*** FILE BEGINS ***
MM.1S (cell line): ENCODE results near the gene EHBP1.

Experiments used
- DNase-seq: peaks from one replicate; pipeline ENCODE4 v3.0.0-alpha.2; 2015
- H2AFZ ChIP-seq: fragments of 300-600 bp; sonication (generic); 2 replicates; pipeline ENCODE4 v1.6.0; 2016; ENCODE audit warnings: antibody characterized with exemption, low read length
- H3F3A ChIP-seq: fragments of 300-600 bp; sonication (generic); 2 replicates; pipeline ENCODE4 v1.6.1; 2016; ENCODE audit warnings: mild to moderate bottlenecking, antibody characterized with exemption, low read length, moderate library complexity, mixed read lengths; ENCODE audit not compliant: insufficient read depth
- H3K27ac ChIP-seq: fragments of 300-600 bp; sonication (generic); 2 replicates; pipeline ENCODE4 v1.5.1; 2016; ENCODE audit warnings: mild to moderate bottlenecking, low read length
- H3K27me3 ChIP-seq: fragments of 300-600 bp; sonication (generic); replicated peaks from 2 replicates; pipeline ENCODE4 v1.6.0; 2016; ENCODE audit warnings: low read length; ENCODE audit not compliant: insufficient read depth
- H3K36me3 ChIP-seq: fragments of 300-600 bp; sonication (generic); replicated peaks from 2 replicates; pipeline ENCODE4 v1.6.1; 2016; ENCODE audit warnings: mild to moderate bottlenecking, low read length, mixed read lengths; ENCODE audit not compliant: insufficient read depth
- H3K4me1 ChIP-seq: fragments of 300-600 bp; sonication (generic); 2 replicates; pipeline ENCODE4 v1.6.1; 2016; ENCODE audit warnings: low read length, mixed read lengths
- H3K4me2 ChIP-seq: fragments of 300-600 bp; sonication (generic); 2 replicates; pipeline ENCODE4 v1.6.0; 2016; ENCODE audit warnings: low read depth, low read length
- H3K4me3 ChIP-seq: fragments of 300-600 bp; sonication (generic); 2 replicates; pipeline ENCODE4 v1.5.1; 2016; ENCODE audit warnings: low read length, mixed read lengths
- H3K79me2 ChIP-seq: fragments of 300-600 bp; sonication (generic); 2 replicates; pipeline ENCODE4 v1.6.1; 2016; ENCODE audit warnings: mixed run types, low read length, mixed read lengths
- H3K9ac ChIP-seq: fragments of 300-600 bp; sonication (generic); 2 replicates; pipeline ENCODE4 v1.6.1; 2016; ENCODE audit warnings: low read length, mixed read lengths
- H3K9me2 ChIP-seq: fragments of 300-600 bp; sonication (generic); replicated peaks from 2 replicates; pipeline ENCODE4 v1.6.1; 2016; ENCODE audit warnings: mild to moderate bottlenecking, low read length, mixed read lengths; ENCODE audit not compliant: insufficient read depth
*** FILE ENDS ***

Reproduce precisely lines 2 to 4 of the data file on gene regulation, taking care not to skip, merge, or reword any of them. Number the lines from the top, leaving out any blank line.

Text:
Experiments used
- DNase-seq: peaks from one replicate; pipeline ENCODE4 v3.0.0-alpha.2; 2015
- H2AFZ ChIP-seq: fragments of 300-600 bp; sonication (generic); 2 replicates; pipeline ENCODE4 v1.6.0; 2016; ENCODE audit warnings: antibody characterized with exemption, low read length